As a matter of practical politics the Republican Congressmen may well conclude that an imminent return to gold is unfeasible. But they could consider in the light of these considerations how best to re-secure the pivot to the US monetary system by creating high-powered money for which demand would be stable and the rate of increase in supply flexibly very low. The steps toward this end would include:
· Abolishing the payment of interest on bank reserves.
· Strict curtailment of lender of last resort function.
· Long-term abolition of deposit insurance.
· Fed withdrawal from creating liquidity in debt markets (no more eligible bills, repo-transactions, etc.).
· Issuance of large-denomination notes (adding to the demand for currency, a key component of high-powered money).
· A legal attack on monopoly power in the credit card business which results often in payers of cash not enjoying a discount.
In this suitably reformed system there would be a huge demand for high-powered money (whether in the form of currency or reserves held by the banks) highly distinct in function from any alternative assets. This demand would not depend on legislating artificially high reserve requirements which bank lobbyists would surely whittle down over time. That was the Achilles heel of the briefly successful monetarist experiment in Germany during the 1970s and early 1980s, as the bankers were finally able to bring political pressure toward lowering reserve requirements such that monetary base no longer was a secure pivot to the monetary system. Accordingly, the Bundesbank gradually shifted to explicit pegging of short-term interest rates albeit subject to a medium-term target for wider money supply growth.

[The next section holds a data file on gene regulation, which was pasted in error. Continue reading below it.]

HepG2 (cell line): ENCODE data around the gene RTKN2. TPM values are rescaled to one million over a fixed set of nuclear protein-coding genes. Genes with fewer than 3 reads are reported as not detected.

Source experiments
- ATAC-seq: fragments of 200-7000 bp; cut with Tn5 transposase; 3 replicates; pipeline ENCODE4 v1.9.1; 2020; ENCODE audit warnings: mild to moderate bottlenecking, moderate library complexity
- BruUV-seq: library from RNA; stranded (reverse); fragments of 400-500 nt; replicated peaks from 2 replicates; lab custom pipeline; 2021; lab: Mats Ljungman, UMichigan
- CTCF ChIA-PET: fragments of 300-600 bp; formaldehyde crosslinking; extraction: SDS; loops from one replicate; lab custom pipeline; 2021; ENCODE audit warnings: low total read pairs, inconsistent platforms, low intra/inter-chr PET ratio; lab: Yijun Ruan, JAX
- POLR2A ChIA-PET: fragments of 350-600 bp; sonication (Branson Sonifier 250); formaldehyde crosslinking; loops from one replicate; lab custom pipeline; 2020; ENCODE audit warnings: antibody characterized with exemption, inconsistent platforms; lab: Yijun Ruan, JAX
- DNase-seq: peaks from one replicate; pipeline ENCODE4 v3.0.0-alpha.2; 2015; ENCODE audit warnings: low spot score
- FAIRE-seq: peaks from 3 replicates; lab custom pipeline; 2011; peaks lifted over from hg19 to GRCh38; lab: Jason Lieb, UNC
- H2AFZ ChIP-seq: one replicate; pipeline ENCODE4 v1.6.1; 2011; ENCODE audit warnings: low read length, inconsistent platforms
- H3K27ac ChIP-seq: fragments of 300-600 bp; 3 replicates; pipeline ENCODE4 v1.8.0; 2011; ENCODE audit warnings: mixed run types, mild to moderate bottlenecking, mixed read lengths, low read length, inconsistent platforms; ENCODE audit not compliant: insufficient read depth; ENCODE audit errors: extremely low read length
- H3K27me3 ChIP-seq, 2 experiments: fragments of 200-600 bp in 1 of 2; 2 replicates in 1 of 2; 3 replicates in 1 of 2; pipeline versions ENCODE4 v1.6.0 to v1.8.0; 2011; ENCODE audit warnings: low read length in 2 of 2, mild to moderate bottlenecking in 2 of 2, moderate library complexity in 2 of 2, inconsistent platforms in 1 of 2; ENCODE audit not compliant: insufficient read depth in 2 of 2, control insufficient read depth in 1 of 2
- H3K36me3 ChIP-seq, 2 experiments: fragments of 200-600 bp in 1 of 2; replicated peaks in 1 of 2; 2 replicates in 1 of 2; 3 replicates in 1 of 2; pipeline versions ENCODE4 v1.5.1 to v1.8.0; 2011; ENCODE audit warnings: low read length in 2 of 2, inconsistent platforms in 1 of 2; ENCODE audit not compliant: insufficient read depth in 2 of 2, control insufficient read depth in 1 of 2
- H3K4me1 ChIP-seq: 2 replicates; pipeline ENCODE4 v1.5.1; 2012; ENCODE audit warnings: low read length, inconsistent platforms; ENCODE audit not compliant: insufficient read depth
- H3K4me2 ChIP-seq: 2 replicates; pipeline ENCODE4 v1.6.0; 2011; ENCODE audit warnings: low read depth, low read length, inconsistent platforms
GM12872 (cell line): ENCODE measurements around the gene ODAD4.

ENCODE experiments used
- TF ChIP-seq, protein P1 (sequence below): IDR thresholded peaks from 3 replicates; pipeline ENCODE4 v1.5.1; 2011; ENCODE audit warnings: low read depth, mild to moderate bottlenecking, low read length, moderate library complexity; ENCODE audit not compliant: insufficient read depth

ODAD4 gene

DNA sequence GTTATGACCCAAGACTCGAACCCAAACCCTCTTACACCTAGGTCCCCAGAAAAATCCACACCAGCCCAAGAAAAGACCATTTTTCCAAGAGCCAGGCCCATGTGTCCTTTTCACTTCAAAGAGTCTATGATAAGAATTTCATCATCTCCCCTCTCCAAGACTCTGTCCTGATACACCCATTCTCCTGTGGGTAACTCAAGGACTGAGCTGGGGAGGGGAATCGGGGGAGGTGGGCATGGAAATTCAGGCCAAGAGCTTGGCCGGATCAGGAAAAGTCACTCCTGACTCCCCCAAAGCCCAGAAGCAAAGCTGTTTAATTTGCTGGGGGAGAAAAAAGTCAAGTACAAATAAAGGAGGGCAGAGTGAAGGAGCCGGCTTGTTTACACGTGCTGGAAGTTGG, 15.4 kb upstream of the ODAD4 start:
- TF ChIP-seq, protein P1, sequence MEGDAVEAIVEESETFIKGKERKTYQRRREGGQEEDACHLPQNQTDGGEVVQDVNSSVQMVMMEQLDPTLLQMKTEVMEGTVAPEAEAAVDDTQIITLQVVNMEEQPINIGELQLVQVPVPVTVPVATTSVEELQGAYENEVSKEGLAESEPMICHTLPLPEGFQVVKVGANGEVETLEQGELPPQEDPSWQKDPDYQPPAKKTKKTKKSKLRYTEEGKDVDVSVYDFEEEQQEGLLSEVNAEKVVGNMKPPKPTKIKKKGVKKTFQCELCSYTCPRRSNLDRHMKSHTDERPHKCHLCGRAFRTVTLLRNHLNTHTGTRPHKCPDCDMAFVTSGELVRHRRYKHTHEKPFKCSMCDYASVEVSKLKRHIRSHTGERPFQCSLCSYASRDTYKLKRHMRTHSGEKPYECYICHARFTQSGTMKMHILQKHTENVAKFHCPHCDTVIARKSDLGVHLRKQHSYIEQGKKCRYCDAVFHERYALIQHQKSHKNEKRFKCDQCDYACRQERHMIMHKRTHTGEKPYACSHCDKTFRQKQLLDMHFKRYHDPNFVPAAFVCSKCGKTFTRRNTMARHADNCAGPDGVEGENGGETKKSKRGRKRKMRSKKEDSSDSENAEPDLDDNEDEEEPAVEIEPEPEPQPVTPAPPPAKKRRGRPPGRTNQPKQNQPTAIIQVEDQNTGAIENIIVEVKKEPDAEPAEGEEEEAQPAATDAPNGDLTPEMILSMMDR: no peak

Turning back to the US, even with the reforms suggested, there would still be the difficult question of how to determine the growth in supply of high-powered money. Without a gold connection there has to be some degree of discretionary control in this process, albeit constrained by a quantitative guide (such as an average 1 to 1.5-percent rate of expansion per annum, similar to the expansion rate of above ground gold over the past century) and ultimately constitutionally-embedded legal restrictions.